We’ve been discussing among ourselves exactly what we want to achieve with these Notes from the Editors, and our conclusion is that we want to leave the objectives of the Notes as open-ended as they always have been. Over the years, they have been everything from editorials about some pressing current event, to news about the MR community, or reflections on something we’ve read, including correspondence from our readers. What these all have in common is that they give us a chance to make more or less current comments on things that have happened or things we’ve been thinking about since the last issue.
This is important to us, and, we think, to our readers. Although we sometimes make exceptions for extraordinary events like the bombing of Yugoslavia, MR isn’t and was never meant to be a news magazine, always tracking fast-breaking events as they happen, or even in immediate retrospect. But the Notes from the Editors, which are usually written after everything else in the issue is ready, allow us some more immediate reflections.
The trouble, of course, is that so much always happens in a month that we think calls for comment—not just pressing global news but all kinds of events, large and small, that provoke responses of one sort or another. In the month preceding preparation of this issue for the printer, for instance, the global news was dominated by East Timor. But in that month, too, the People’s Republic of China celebrated its fiftieth anniversary. Then there were other, smaller stories, like the “cyberpoll” conducted by BBC News Online (we print the results on page 46), according to which the “thinker of the millennium” is Karl Marx. We could hardly be expected to resist commenting on that.
There’s no doubt that East Timor is the most urgent of these stories. It’s true that the mainstream media have done a somewhat better job of reporting it than they did, say, on Kosovo. We’ve even read a fair amount about the responsibility of Western powers, led by the United States and Britain, for the crimes perpetrated by the Indonesian state, in creating and sustaining the Suharto regime which started it all, in providing arms to Indonesia, and in long supporting the terror in East Timor itself. But there are still many larger issues raised by East Timor that go beyond the current news and call for extended discussion—questions about imperialism, about the disintegration of multi-ethnic states, about the arms trade, about the long-term consequences of the Asian economic crisis, and so on. These are just the kinds of questions MR articles typically discuss and will continue to discuss in the future.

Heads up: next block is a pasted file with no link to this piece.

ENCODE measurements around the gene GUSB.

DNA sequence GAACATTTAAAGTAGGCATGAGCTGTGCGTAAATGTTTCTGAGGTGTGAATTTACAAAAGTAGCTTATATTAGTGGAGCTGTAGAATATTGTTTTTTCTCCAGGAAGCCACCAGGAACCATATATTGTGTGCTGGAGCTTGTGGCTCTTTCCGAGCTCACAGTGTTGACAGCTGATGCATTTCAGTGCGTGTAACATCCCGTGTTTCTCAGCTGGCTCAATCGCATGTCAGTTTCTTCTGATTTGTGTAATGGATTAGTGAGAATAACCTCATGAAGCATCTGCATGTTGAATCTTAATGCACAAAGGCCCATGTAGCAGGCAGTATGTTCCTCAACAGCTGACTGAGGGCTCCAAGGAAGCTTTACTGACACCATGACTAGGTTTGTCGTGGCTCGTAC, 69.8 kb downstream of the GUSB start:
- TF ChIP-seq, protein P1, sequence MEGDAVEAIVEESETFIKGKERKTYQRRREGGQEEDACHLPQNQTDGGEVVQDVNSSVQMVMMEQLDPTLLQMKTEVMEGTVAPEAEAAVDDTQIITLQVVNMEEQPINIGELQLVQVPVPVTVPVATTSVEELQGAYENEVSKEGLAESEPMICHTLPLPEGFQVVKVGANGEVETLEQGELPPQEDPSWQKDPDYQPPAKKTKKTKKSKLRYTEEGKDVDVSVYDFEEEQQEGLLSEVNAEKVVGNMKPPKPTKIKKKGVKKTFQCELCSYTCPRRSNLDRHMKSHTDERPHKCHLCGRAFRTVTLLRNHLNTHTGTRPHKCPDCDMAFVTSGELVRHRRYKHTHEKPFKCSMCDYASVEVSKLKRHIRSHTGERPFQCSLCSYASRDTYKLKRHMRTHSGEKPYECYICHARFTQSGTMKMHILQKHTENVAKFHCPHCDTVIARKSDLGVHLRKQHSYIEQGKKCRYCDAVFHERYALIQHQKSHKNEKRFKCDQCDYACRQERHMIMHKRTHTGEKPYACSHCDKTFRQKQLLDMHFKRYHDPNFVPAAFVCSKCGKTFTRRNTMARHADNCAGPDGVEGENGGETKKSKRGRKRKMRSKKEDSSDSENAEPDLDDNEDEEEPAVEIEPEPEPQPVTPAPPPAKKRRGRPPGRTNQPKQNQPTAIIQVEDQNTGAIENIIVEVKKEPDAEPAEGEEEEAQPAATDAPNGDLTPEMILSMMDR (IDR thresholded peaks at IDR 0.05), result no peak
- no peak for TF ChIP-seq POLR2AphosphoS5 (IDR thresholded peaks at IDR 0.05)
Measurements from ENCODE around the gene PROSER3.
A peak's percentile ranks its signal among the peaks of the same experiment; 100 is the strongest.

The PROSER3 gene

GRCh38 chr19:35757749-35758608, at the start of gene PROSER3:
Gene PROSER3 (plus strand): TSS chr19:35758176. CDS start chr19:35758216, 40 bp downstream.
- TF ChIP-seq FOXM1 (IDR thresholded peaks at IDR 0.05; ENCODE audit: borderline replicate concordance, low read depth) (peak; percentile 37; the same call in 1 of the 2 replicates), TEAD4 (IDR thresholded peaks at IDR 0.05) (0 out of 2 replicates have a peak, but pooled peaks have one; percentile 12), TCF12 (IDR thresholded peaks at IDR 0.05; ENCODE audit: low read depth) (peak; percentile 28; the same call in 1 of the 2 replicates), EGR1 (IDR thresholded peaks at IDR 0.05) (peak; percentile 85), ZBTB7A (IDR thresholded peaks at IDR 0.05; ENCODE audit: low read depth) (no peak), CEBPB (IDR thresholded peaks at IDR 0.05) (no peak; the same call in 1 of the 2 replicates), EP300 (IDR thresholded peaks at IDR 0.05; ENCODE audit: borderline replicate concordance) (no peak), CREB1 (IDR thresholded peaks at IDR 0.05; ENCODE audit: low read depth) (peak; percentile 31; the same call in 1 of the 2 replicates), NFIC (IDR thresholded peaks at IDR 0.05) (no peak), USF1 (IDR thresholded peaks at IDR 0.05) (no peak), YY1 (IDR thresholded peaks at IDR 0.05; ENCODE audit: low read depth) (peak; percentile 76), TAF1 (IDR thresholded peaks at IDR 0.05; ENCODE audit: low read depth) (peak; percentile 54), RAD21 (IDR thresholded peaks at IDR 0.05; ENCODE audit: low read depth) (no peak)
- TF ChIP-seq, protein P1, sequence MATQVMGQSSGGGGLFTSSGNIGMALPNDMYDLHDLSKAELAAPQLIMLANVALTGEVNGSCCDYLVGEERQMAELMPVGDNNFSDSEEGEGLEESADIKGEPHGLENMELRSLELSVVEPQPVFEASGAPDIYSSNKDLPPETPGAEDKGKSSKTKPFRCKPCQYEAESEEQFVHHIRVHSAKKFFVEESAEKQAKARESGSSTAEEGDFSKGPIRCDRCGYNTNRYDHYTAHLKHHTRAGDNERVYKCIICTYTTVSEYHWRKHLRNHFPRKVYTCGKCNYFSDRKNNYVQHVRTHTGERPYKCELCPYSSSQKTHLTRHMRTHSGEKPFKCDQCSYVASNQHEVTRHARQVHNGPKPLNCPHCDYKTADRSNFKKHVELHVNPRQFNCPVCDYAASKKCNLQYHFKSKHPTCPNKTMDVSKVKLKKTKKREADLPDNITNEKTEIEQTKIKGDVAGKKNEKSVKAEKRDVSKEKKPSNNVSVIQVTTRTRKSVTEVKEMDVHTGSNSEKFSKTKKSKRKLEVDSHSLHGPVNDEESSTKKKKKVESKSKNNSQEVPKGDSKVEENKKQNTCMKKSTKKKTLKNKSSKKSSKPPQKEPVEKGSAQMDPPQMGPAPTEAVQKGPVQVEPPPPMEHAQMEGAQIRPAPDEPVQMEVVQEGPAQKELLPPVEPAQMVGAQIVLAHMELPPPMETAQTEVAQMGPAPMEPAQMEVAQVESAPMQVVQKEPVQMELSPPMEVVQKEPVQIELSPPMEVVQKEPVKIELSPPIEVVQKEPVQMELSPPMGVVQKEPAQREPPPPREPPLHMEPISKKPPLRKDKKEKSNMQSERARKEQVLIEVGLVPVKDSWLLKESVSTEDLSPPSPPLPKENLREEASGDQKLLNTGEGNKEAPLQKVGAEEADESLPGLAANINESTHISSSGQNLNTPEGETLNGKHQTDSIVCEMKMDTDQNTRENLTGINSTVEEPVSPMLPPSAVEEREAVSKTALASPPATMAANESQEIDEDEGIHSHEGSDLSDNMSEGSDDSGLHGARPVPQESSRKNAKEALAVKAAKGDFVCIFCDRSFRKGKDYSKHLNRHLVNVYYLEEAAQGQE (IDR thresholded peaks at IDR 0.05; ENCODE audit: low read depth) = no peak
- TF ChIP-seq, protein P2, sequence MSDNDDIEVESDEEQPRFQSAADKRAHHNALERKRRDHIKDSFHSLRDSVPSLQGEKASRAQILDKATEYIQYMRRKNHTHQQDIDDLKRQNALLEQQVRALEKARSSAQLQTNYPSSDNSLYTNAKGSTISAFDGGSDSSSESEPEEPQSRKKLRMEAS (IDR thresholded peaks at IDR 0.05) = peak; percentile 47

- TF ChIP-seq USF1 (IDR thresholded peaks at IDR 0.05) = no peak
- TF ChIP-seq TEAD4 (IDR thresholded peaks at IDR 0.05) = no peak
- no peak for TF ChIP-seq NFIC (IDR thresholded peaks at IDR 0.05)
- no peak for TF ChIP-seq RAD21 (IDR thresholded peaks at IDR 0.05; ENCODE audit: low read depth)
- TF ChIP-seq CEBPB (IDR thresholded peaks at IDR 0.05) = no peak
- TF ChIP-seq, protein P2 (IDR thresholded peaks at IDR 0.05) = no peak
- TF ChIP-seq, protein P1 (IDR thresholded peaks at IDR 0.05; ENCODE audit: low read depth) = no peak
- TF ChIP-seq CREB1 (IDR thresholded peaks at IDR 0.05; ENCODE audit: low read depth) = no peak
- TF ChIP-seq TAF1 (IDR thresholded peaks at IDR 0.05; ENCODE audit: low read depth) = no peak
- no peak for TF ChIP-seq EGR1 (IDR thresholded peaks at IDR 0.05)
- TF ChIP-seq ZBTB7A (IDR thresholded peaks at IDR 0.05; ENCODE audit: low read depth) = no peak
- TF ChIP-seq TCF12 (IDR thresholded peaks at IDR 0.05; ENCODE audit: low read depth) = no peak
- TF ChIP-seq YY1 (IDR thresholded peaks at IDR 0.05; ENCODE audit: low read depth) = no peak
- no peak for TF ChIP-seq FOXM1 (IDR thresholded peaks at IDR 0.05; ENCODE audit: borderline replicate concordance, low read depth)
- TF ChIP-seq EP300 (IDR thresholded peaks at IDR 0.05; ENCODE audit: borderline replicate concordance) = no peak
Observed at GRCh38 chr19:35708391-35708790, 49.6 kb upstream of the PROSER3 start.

But though we obviously can’t analyze East Timor and also comment on those other stories in Notes from the Editors, their coincidence does evoke a few reflections.
The roots of the events in East Timor can be traced back to 1965, when Suharto, with other right-wing military officers, prepared the ground for his subsequent seizure of power by launching a bloodbath against the Indonesian left and above all the Indonesian Communist Party, the PKI (then the largest Communist Party outside the Soviet Union and China). The massacre and the bloody regime that followed it had the full support of the U.S. government and other Western states. The slaughter of communists evidently presented no problem. On the contrary, this was, in the eyes of cold warriors, an important contribution to the fight against communism. In other words, Cold War business as usual.
Now, of course, the Cold War is over, and so, we are told, is the confrontation between capitalism and socialism, with the complete and final triumph of capitalism. Yet today the world news is dominated by this Cold War legacy and some of its most brutal effects. Suharto is gone, but the consequences of his bloody regime and the military apparatus that sustained it, with Western support, lives on. There are also chilling echoes of the Cold—and not so cold—War in the recent statement by Australian Prime Minister John Howard that he wants Australia to be the regional “deputy” of the United States in Asia (serving the boss as it did in the Vietnam War?), which gives us an interesting insight into the role of Australian-led UN forces in East Timor.